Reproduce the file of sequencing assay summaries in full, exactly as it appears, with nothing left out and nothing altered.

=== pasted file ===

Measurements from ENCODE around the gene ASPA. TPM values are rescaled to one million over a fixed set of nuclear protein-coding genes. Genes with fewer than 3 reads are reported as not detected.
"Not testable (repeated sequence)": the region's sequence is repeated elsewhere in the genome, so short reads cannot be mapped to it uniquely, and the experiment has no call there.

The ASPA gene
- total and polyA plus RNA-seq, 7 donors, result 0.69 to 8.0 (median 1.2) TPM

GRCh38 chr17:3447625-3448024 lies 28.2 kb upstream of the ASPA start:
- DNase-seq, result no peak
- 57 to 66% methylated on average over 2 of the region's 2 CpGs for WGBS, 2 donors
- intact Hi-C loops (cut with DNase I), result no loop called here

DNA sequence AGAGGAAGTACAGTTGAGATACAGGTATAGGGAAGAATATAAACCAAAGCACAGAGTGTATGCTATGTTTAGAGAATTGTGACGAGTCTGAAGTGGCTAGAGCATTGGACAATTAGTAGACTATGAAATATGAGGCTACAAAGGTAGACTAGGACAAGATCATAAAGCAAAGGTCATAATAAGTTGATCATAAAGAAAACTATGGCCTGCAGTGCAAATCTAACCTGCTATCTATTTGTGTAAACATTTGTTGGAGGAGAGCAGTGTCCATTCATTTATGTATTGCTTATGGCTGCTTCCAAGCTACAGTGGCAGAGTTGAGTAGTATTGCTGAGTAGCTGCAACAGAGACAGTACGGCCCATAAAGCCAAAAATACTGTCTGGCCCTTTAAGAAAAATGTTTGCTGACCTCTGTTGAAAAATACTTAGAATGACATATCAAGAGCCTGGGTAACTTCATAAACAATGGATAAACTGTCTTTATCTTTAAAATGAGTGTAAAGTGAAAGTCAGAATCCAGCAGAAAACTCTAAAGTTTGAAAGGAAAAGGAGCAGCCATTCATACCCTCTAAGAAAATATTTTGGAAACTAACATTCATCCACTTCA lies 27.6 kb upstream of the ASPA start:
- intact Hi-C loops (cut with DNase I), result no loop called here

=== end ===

Measurements from ENCODE around the gene ASPA. TPM values are rescaled to one million over a fixed set of nuclear protein-coding genes. Genes with fewer than 3 reads are reported as not detected.
"Not testable (repeated sequence)": the region's sequence is repeated elsewhere in the genome, so short reads cannot be mapped to it uniquely, and the experiment has no call there.

The ASPA gene
- total and polyA plus RNA-seq, 7 donors, result 0.69 to 8.0 (median 1.2) TPM

GRCh38 chr17:3447625-3448024 lies 28.2 kb upstream of the ASPA start:
- DNase-seq, result no peak
- 57 to 66% methylated on average over 2 of the region's 2 CpGs for WGBS, 2 donors
- intact Hi-C loops (cut with DNase I), result no loop called here

DNA sequence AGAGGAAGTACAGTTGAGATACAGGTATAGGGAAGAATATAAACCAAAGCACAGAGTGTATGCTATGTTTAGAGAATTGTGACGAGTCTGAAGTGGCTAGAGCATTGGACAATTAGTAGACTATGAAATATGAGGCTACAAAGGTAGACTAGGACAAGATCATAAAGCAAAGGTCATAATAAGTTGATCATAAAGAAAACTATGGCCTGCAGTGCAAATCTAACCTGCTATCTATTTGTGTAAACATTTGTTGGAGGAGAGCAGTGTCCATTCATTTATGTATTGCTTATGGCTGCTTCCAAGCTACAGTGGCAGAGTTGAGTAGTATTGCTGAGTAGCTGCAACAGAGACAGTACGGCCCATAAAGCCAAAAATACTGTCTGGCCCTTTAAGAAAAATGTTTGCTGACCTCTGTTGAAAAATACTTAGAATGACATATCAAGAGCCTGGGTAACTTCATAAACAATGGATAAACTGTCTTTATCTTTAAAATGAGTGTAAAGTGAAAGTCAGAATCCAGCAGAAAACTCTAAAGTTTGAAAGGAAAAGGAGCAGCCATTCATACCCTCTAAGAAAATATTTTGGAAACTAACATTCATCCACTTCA lies 27.6 kb upstream of the ASPA start:
- intact Hi-C loops (cut with DNase I), result no loop called here